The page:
The First Two Weeks
Looking back, the first two weeks of doing Flobility were the most difficult by far. Even though I had finally signed up, I still was not 100% sold on it. As someone who is knowledgeable in a lot of different subjects and areas in life, having to be a beginner in learning something new was absolute torture. The last 3-4 years, fitness was a big part of my life and it was an area where a lot of people would come to me for advice about. So, to hear that everything I had thought and preached was “wrong” and “not good for my body”, knocked the wind right out of me. At first, I got defensive and annoyed. Jordan would send me pictures of celebrities or influencers who had the body I was working towards and I was still convinced they got those from weight lifting. I would argue until I was blue in the face that the only reason they got that booty was from doing heavy deadlifting or squatting. Then, a state of sadness came over me. How did I never question what the fitness world was pounding into everyone’s brains? How was I brainwashed by the fitness industry for so long?
In the beginning of Flobility, Jordan prescribes a lot of breath work as this is the foundation for every single movement and exercise you will do. Knowing what I know now, it makes complete sense. However, try telling that to someone who swore by throwing around heavy weights that now they were just going to be laying on the ground breathing as their “workout”. I ended up finding out though that proper breathing is actually incredibly difficult. Something that I had never paid attention to or worked on, but is the groundwork for everything, I sucked at. How embarrassing. Frustration was definitely an ongoing theme during those first two weeks. Part of me felt I had done too much damage and it would require too much work for me to undo all of these bad habits I had learned over the last 26 years. Another part of me questioned if I would ever see any progress.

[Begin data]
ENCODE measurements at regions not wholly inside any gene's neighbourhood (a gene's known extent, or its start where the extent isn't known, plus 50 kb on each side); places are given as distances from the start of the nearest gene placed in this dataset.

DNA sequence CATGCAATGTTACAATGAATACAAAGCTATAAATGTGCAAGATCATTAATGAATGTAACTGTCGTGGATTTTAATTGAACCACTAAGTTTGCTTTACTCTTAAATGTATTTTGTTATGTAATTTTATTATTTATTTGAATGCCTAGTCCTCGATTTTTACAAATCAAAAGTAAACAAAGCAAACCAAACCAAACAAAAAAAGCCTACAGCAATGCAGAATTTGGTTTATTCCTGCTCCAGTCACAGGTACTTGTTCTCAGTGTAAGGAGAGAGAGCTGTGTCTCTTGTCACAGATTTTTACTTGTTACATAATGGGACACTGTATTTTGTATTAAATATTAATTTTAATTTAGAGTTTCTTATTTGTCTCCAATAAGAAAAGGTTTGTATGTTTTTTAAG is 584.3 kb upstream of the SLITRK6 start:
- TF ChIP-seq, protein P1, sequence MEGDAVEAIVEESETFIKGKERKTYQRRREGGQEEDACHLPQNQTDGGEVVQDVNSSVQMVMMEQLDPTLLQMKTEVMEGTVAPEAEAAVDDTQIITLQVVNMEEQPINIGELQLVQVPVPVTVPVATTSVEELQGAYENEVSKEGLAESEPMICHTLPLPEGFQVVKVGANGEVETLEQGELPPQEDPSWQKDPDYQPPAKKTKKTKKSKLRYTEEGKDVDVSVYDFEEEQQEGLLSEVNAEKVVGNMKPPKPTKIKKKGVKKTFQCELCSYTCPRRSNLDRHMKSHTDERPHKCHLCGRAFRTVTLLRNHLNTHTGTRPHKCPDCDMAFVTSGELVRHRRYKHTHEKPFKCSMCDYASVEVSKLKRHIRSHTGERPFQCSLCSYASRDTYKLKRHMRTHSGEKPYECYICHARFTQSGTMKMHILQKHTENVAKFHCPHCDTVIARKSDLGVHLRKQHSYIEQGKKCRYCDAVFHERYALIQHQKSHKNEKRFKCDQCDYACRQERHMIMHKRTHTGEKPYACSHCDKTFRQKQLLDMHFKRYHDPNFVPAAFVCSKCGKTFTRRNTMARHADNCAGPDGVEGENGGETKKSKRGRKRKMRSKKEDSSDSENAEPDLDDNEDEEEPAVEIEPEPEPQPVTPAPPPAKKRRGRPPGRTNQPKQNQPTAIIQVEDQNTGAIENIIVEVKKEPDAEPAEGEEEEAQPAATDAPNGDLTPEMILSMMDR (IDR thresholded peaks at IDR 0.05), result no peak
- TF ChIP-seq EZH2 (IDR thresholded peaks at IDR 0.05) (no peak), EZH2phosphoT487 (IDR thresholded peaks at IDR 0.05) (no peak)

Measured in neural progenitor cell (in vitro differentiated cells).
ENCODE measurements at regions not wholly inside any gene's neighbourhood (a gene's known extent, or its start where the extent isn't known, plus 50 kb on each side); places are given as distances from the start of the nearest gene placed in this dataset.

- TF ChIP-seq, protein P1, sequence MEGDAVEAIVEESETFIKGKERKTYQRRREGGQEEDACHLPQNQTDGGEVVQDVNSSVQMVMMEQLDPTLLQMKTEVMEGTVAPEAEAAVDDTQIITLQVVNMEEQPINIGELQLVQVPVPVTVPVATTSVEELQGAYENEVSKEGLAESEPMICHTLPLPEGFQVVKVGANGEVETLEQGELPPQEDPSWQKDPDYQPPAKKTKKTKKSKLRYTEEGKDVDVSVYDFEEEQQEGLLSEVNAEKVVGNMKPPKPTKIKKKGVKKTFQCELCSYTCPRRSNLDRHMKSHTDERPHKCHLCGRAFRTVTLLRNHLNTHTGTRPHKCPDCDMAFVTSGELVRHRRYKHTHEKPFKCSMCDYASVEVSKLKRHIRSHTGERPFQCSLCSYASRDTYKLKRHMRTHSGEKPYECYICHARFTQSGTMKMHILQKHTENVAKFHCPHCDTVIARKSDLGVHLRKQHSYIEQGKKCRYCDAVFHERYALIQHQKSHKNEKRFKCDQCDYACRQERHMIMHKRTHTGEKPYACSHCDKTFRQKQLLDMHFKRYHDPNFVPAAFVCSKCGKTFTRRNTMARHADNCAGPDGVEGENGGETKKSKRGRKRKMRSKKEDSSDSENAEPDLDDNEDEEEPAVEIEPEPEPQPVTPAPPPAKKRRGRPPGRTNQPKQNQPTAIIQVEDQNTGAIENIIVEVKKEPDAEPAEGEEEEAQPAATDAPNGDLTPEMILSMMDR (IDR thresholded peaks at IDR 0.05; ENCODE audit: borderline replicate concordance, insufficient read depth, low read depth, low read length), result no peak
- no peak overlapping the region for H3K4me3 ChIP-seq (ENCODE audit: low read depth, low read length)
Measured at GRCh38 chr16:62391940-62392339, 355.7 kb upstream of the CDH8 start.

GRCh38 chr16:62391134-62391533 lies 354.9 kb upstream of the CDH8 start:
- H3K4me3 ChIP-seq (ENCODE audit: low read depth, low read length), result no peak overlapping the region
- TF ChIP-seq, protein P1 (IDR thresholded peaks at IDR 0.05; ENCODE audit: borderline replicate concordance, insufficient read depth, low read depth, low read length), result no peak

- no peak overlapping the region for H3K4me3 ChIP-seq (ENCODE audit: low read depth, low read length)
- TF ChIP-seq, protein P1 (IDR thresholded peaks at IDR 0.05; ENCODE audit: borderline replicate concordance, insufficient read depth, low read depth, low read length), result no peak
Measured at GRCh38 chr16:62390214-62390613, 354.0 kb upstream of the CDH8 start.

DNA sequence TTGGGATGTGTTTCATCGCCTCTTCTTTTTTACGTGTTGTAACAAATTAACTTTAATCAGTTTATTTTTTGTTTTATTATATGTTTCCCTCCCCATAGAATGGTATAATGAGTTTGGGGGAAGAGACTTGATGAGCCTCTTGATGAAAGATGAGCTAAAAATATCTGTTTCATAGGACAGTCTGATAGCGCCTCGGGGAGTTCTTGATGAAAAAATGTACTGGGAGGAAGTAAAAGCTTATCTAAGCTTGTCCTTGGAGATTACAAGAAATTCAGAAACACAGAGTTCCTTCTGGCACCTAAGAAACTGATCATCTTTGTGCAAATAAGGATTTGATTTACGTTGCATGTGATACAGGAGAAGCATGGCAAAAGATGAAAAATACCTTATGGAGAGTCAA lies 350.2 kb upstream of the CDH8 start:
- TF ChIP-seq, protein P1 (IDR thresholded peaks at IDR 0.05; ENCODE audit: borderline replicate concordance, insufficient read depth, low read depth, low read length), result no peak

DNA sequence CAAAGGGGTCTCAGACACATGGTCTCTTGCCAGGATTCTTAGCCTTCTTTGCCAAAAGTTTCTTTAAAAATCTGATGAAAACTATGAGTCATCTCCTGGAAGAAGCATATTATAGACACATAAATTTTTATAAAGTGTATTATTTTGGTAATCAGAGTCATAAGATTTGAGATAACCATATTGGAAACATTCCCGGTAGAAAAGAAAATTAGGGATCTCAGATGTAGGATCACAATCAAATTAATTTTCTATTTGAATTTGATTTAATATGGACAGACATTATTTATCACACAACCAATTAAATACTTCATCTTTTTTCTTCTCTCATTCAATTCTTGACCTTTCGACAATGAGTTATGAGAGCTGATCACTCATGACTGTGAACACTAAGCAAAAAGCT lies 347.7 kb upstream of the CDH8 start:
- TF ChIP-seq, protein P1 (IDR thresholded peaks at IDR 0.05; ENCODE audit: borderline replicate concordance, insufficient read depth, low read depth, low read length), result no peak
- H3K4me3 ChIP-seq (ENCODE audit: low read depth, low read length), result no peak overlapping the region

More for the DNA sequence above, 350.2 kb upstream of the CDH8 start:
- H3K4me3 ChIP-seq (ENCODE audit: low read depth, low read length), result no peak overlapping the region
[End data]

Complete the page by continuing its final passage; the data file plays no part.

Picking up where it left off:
The last thing, that I don’t think is talked about, is transitioning to working out through an app. The idea of being able to workout wherever and whenever, seems great at first, however it takes a lot of getting used to. The first couple of workouts I did, I remember it took me about 2-3 hours to get through the full series of exercises. I would have to rewatch the videos a couple of times to remember what cues I was supposed to be thinking about. I also had to get used to setting up my phone, taping myself, and cowering while I watched back the film. I have always hated hearing or watching myself in videos, so add on the sound of me trying to exhale to blow out a house fire and you got yourself a submission to ‘America’s Most Cringe Worthy Videos’. But, I had to push aside those negative thoughts to actually analyze and critique what I was doing in the videos. As I became more familiar with the cues and knowledge of the exercises, the videotaping became way easier and now is second nature to me.
The Ego Hates Flobility